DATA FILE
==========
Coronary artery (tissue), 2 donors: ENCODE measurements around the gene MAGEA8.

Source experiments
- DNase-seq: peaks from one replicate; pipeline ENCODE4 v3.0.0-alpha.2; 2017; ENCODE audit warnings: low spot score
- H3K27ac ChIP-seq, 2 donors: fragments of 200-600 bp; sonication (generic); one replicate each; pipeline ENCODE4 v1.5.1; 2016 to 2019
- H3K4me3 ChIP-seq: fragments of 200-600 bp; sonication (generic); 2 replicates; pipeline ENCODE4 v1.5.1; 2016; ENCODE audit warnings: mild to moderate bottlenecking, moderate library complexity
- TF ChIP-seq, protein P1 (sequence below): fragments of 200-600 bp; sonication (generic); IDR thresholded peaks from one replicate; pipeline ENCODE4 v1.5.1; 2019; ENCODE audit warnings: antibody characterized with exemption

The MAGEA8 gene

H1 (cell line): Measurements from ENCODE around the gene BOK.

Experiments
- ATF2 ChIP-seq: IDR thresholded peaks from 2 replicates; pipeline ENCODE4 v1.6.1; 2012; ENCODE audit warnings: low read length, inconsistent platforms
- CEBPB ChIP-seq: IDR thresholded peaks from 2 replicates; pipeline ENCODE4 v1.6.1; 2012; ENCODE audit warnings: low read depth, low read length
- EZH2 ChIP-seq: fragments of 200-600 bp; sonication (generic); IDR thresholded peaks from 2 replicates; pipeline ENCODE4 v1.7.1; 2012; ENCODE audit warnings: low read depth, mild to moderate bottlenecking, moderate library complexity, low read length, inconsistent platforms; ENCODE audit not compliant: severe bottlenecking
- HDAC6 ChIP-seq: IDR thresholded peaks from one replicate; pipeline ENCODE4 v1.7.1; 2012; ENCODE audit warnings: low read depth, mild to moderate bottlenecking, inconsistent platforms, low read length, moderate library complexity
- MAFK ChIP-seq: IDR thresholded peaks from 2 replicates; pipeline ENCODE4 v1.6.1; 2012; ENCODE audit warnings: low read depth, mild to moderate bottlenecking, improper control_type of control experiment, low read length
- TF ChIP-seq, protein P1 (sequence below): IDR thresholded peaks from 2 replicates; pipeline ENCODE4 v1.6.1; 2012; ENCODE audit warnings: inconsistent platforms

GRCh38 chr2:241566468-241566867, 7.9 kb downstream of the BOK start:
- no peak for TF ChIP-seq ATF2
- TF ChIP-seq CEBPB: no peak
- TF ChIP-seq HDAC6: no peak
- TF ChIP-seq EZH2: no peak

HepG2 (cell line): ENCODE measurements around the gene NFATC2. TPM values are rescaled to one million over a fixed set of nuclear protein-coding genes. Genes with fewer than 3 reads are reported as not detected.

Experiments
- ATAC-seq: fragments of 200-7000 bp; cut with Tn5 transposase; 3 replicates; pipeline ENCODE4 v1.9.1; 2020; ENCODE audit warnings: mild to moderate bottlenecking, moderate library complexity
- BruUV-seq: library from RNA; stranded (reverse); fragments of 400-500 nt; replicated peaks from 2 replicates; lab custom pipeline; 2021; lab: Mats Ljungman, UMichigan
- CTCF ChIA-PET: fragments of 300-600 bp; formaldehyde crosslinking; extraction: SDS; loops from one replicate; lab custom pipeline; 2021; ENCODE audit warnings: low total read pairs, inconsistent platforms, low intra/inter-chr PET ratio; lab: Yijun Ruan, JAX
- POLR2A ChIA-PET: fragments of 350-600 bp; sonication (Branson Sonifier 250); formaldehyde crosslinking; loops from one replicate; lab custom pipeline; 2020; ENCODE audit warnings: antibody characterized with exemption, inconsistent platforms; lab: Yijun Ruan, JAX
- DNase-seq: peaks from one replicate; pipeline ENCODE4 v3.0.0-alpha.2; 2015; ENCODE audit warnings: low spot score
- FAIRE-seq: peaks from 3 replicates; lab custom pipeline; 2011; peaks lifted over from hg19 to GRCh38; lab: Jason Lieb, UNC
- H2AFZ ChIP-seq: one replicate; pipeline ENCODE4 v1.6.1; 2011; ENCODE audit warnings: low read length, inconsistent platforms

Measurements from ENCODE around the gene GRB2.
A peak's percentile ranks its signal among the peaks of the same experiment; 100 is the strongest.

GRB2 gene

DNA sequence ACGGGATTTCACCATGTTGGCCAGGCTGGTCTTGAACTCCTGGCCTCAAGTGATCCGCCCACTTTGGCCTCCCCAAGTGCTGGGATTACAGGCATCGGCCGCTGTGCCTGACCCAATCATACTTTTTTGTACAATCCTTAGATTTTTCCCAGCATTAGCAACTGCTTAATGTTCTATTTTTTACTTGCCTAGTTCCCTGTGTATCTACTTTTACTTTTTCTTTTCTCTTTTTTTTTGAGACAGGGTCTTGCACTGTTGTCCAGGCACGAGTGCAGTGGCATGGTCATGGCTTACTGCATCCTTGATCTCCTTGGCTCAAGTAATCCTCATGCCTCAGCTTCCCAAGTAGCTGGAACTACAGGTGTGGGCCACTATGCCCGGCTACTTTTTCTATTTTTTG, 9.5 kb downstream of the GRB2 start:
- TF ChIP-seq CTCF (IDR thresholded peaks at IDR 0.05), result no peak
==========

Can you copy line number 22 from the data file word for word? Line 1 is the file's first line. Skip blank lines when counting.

Experiments